Friday, November 7, 2008

Three Simple Steps

Why have I been going on and on about numbers and consumerism and more numbers? C’mon! Lighten up, right? What’s so important about how many cups we use as a society anyway? From all those pictures in my previous posting, one might think that all I’m concerned about is how much ends up in our landfills. Though that might be a valid concern, it’s not something I think about much.

I don’t get stirred up about consumerism for ecological reasons. In fact, my primary concern about consumerism isn’t even about excess. That’s because the Bible isn’t against wealth. In fact, it says that wealth is from God. My primary concern about consumerism is about needs – desperate needs. We as Westerners have so much to share, and can easily do so with little impact on our comfortable Western lifestyles. And if we actually do want to impact our lifestyles, there are people in this world who truly need the help we can offer.

All it takes is a little investigating, a little thought, and then a decision or two.

Investigating is easy. For example, just try doing a Google search on the Democratic Republic of Congo. The UN has recently declared it to be the worst place in the world to be a child. If you really want to know, keep reading and you’ll discover that earlier this year, a UNICEF report declared that the DRC was one of 11 countries where 20% of children die before the age of five. According to other news clips you’ll find, at the beginning of 2008, 45,000 people were dying each month, nearly half of them children, and the fighting has recently intensified!

If you want to know details, the Guardian in the UK reported that The International Rescue Committee said preventable diseases and starvation aggravated by conflict have claimed 5.4 million lives since the beginning of the second Congo war in 1998, equivalent to the population of Denmark. Although the war officially ended in 2002, malaria, diarrhoea, pneumonia and malnutrition continue to claim thousands of lives. The study of 14,000 households across Congo between January 2006 and April 2007 found that nearly half of all the deaths were of children under the age of five, who make up only 19% of the population.” This is why many people don’t take this first step – the truth is too awful to know, the images too hard to see.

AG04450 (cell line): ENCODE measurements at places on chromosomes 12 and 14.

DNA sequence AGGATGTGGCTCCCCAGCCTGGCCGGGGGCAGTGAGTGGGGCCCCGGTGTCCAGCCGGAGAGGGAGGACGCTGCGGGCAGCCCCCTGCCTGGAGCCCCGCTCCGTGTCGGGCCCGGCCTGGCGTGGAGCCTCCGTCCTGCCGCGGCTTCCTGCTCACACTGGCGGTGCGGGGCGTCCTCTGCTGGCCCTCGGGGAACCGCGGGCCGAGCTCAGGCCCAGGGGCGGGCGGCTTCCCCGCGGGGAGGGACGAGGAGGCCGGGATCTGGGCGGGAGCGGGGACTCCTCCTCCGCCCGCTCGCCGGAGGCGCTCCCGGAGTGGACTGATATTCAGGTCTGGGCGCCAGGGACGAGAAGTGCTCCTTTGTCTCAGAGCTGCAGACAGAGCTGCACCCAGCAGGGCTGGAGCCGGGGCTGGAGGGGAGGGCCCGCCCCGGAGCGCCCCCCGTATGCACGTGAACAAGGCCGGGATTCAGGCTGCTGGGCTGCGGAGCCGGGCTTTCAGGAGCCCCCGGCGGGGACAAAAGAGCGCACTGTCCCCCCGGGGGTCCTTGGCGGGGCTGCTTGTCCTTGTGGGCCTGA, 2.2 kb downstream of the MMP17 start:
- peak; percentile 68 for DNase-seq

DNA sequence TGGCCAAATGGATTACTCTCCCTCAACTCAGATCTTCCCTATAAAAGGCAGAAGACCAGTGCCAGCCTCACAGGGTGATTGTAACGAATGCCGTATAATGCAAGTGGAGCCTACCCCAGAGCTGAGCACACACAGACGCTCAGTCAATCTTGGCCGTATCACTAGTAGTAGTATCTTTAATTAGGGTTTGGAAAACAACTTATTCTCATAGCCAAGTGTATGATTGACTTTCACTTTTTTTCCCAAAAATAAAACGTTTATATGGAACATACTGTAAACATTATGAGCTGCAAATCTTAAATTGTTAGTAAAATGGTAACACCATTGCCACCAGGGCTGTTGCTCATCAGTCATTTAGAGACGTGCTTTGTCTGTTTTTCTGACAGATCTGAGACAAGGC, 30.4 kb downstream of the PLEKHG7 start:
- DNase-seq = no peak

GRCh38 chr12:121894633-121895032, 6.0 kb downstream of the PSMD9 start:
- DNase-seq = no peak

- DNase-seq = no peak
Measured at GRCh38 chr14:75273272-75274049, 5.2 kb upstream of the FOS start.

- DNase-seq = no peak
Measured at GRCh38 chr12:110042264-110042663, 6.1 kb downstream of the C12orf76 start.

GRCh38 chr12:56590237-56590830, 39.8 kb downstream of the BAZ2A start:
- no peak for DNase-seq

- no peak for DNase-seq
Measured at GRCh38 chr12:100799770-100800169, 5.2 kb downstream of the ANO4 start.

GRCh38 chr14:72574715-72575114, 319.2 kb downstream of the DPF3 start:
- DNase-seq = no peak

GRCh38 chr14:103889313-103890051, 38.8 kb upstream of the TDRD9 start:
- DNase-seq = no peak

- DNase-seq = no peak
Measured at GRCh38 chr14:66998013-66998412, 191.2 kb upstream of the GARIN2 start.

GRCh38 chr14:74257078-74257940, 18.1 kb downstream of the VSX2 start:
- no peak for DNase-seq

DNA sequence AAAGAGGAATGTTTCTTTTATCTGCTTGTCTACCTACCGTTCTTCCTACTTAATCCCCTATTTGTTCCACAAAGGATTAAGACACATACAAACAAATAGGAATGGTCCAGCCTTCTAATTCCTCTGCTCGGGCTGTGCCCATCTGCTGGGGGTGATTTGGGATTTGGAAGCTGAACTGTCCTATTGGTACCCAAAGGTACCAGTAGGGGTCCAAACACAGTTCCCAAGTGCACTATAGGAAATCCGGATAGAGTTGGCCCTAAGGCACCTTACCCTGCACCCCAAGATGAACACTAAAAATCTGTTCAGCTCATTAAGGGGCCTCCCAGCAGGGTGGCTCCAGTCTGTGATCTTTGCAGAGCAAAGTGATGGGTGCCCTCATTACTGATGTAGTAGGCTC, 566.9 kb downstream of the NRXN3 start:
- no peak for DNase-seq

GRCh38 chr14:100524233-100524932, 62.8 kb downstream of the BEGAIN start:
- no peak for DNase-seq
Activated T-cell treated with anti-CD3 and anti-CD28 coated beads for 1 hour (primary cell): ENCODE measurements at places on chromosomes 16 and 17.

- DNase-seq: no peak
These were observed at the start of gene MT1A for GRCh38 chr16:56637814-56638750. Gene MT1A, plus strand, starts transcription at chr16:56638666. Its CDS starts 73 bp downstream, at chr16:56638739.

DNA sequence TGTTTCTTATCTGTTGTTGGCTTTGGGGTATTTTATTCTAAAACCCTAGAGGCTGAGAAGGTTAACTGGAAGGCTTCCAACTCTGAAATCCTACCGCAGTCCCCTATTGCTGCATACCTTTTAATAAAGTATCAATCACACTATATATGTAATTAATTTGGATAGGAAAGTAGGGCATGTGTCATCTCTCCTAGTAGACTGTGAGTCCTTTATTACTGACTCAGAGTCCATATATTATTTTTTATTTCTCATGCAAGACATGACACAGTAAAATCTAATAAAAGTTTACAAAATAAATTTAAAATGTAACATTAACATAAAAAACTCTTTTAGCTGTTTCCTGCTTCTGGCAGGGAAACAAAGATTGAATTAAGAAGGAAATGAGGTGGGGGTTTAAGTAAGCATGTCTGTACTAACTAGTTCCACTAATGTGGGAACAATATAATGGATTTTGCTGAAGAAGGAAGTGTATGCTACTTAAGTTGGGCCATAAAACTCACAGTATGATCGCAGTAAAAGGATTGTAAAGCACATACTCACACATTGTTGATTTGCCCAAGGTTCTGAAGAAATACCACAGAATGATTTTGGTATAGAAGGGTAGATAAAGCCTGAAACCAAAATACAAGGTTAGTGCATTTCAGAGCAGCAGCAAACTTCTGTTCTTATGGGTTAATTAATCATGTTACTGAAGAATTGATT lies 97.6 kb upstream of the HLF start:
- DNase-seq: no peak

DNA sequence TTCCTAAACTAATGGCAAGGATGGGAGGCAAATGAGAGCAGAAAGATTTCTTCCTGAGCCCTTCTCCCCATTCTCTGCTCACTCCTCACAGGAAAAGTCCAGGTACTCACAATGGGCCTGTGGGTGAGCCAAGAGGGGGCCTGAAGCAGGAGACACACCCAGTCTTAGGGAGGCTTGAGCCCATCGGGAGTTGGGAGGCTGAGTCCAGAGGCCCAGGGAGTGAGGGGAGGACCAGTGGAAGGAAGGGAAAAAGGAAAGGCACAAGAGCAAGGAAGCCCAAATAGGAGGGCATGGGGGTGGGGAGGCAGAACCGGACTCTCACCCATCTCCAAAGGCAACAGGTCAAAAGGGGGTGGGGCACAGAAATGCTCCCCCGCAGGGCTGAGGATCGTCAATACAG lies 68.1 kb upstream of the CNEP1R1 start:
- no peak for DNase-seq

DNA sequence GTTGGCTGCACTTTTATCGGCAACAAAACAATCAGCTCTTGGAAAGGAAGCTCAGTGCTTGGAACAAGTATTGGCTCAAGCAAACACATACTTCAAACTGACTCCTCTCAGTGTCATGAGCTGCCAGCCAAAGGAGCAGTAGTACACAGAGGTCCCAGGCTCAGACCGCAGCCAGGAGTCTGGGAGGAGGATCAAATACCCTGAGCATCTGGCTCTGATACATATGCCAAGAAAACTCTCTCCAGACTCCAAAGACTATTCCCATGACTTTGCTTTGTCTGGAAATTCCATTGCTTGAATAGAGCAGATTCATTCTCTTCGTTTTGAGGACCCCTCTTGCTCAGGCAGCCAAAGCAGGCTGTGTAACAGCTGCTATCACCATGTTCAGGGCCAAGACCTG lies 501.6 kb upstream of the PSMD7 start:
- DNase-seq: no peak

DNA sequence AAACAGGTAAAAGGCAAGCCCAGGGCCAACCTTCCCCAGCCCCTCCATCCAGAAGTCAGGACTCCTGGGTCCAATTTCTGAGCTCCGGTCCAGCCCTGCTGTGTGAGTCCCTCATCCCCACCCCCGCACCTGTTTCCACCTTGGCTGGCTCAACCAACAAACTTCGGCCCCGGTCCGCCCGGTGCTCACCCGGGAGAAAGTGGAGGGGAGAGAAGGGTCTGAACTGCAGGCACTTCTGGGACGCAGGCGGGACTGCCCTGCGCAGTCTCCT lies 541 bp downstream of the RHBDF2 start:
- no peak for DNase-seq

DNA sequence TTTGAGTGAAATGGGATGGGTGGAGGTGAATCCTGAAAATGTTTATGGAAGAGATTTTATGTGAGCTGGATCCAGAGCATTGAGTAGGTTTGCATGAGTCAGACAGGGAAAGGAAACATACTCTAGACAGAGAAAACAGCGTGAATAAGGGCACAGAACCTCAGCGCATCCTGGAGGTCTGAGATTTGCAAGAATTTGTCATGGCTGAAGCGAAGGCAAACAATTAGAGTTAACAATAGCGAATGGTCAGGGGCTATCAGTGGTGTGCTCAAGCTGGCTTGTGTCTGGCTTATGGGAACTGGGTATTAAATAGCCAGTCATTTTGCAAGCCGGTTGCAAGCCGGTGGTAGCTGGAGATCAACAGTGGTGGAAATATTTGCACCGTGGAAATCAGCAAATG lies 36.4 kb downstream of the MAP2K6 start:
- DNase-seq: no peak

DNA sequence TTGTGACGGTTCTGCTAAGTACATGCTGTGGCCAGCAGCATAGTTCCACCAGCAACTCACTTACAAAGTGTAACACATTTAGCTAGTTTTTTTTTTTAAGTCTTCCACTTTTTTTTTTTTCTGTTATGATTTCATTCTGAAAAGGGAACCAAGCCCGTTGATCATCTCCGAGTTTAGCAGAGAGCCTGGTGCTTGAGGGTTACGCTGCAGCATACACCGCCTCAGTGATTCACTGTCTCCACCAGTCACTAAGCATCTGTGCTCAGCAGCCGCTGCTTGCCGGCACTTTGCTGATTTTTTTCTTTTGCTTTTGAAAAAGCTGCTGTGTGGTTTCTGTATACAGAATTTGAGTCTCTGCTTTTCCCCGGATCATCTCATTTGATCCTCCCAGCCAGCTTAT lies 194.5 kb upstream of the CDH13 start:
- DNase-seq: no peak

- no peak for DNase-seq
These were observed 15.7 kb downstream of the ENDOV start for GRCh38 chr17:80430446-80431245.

But if you get that far, the next thing you’ll want to investigate is who’s offering meaningful help? I tend to check Samaritan’s Purse first, and I generally find that they’re involved in the area I’m concerned about. But another Google search will reveal many agencies helping in any significant crisis.

If you’ve taken the time to investigate a situation like that, you’re already way ahead of your average Western consumer. Way to go! Now step 2 is to simply think a little. Think about whether you want to give once in awhile to needs like these, or on a routine basis. If you only want to do it once in awhile, just think about how much you can spare right now – how much money do you have to give? That’s what most people do. They give occasionally as situations arise. Giving routinely is simply unaffordable to many because their budget is maxed out with too many other monthly bills and payments.

This is where my concerns with consumerism arise, and this is where it’s worth thinking about what we can do without in order to give more generously to desperately needy people. It’s this kind of regular giving that makes a huge difference to those trying to feed the hungry, but it’s also the kind that requires sacrifice from a people who are used to having what they want when they want it.

And that brings us to step 3: a decision or two. What regular expense will I give up so that I can afford to give regularly to those who need my help? Will it be a few of those 410,000 coffee cups that are used every 15 minutes? Or will it be a few of those 2 million plastic beverage bottles that are used every 5 minutes? Once you get used to thinking this way, you may consider giving up things of even more value in your life, like instead of buying as many CDs or DVDs, I’ll give to others instead. Or maybe, spend less on sports or leisure activities. For us, this is a primary reason we gave up cable TV at our house.

The challenge for us all is to match our Western lifestyles with the compassion and convictions of our hearts. What can you do? Investigate. Think a little about your consumer lifestyle. Then, make a decision or two. If we all do that, those three simple steps will make a huge difference in a world of need!

© 2009 by Ken Peters

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